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We work with software companies and their customers to achieve market leadership and strategic success. By focusing on pragmatic business rationale for technology solutions, we help our clients go to market more effectively, quickly, and with less risk. Our service offerings include:
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The Stencil Group is based in San Francisco and was founded in 1999.

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Defining Web Services

Copyright © 2001 The Stencil Group
The label "web services" is incredibly generic. Like any promising and loosely defined technology trend, the concepts it describes will be subject to a great deal of speculation and bandwagoneering in the months to come. With the aim of providing a reference benchmark—and of separating posturing from reality—we provide a technology and business definition. By Brent Sleeper and Bill Robins.

The technology marketing industry has mastered the hype lifecycle, but rarely have we seen a concept emerge from obscurity to new new thing as quickly as "web services." While we fundamentally believe that the concept, promise, and implementation of web services are sound, these virtues run the risk of getting lost in a rush of marketing showmanship.

Part of the problem is that the web services label is incredibly generic; while perhaps more accessible than techno-jargon like UDDI, WSDL, and all the other acronyms that collectively define the concept, such a generic term easily can be misapplied in ways that dilute its meaning. Indeed, we frankly expect that many companies will co-opt the web services label in ways that benefit their short-term positioning, but which ultimately sow confusion in the marketplace.

To counter that confusion and to provide an introduction to basic web services concepts, this memo documents three facets of The Stencil Group's definition of this technology:

Author's note: The Stencil Group's recent article, "How Web Services Will Beat the 'New New Thing' Rap," explores the issues of web services hype and reality.

What Are Web Services?

The label "web services," as broadly applied, has two levels of meaning—one specific and one conceptual:

  • Specifically, web services are a stack of emerging standards that describe a service-oriented, component-based application architecture.
     
  • Conceptually, web services represent a model in which discrete tasks within e-business processes are distributed widely throughout a value net.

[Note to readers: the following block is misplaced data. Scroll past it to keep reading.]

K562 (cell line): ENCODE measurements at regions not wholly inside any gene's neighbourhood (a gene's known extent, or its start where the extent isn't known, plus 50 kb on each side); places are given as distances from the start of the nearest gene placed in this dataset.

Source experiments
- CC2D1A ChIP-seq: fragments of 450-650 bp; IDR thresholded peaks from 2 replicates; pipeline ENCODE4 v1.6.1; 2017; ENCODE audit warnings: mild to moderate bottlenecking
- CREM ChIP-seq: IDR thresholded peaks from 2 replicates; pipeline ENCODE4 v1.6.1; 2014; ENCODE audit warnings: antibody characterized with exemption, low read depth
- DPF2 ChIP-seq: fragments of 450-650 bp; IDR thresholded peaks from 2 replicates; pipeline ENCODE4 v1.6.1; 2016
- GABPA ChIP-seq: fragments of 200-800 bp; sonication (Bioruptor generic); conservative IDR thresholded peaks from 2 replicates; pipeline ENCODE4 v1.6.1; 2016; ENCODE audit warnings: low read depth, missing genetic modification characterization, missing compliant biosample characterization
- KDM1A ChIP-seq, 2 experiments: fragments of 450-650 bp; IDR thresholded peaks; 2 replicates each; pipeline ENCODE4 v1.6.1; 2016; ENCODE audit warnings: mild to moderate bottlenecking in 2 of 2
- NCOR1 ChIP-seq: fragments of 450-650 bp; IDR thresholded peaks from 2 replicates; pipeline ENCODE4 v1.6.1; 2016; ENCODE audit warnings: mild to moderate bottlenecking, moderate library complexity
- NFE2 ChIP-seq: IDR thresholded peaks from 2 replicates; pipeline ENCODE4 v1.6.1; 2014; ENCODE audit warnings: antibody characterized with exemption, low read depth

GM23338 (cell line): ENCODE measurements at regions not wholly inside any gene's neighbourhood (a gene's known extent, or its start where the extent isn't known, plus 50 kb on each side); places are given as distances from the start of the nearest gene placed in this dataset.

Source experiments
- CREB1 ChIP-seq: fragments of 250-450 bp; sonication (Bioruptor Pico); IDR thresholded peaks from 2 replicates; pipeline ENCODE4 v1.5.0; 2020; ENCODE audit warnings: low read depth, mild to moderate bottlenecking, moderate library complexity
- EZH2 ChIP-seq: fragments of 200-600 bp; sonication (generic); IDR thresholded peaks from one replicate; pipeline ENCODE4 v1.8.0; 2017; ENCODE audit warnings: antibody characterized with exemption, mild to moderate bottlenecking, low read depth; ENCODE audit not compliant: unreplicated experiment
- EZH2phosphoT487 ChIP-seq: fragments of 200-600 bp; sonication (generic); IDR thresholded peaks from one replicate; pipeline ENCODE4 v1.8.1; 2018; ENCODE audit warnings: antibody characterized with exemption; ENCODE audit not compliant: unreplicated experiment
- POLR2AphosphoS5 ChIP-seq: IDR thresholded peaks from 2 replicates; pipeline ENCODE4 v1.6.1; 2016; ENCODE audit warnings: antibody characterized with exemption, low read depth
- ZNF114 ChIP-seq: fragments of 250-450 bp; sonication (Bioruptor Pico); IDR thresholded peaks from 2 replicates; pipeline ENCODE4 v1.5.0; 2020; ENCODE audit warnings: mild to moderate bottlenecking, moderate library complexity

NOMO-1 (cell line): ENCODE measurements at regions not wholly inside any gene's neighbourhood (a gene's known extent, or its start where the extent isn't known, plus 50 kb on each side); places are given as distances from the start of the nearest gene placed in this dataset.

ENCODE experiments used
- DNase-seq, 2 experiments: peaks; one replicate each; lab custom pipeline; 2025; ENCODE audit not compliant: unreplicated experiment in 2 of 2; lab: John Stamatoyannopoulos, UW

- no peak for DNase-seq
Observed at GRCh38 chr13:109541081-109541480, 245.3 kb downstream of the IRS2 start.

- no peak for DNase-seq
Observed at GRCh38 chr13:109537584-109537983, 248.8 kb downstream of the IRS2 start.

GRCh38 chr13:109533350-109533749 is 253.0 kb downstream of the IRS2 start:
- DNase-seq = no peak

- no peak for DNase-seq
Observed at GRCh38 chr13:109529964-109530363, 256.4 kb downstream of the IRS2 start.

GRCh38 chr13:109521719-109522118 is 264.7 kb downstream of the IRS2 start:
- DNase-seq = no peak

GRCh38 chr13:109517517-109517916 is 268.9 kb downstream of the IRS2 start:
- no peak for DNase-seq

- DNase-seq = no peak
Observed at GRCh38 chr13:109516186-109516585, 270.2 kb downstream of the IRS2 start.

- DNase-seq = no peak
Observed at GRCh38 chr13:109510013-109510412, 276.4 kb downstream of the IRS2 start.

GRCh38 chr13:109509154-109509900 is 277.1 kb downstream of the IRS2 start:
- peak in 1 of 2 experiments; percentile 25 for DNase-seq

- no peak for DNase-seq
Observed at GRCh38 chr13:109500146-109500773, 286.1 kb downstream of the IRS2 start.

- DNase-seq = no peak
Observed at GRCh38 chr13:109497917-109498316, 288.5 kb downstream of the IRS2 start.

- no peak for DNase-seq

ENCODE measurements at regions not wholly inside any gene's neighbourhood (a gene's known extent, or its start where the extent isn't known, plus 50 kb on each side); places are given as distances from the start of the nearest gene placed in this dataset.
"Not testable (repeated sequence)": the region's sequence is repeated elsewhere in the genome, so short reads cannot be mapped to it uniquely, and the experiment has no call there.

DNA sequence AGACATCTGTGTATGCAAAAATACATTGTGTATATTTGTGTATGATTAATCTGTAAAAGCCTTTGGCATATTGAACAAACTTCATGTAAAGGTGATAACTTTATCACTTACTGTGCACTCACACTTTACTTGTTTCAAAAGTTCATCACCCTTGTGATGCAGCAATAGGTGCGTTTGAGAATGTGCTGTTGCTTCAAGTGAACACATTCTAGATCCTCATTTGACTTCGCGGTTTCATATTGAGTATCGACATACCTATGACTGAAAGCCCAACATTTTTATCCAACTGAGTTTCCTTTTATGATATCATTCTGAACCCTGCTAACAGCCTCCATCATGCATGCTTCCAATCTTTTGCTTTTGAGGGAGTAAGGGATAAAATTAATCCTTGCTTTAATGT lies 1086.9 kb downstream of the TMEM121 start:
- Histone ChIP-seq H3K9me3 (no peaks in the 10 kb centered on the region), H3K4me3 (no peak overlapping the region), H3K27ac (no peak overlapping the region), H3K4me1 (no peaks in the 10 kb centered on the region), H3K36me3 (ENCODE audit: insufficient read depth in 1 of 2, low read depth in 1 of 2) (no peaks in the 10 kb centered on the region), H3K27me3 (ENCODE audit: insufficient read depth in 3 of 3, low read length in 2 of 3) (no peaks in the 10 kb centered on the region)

With these meanings in mind, The Stencil Group defines web services as:

Loosely coupled, reusable software components that semantically encapsulate discrete functionality and are distributed and programmatically accessible over standard Internet protocols.

Let's examine this definition and deconstruct its meaning.

  • First, web services are reusable software components. Web services continue the long ascension of object-oriented design in software development. Rather than requiring programmers to write one start-to-finish set of instructions after another, the component-based model allows developers to reuse the building blocks of code created by others to assemble and extend them in new ways.
     
  • Second, these software components are loosely coupled. Traditional application design depends upon a tight interconnection of all subsidiary elements. The complexity of these connections requires that developers thoroughly understand and have control over both ends of the connection; moreover, once established, it is exceedingly difficult to extract one element and replace it with another. Loosely coupled systems, on the other hand, require a much simpler level of coordination and allow for more flexible reconfiguration.
     
  • Third, web services semantically encapsulate discrete functionality. A web service is a self-contained "applet" that performs a single task. The component describes its own inputs and outputs in a way that other software can determine what it does, how to invoke its functionality, and what result to expect in return.
     
  • Fourth, web services can be accessed programmatically. Unlike web sites and desktop applications, web services are not designed for direct human interaction, and they do not have a graphical user interface. Rather, web services operate at the code level; they are called by and exchange data with other software. Web services certainly will be incorporated into software designed for human interaction, however.
     
  • Finally, web services are distributed over the Internet. Web services make use of existing, ubiquitous transport protocols like HTTP. By piggybacking on the same, well-understood transport as web content, web services leverage existing infrastructure and can comply with current corporate firewall policies.

The Web Services Technology Stack

By intent, web services are not implemented in a monolithic way, but rather represent a collection of several related technologies. At a bare minimum, any web service entails a connection between two applications—in programmers' parlance, a remote procedure call (RPC)—in which queries and responses are exchanged in XML over HTTP. The more generally accepted definition, however, implies implementation of a stack of specific, complementary standards (see Figure 1, below).

Figure 1: The Web Services Technology Stack

The Web Services Technology Stack

Today, the core layers that define basic web services communication have been widely accepted and likely will be implemented quite uniformly. Higher-level layers that define strategic aspects of business processes remain an open question, however, and it is possible that divergent approaches will emerge.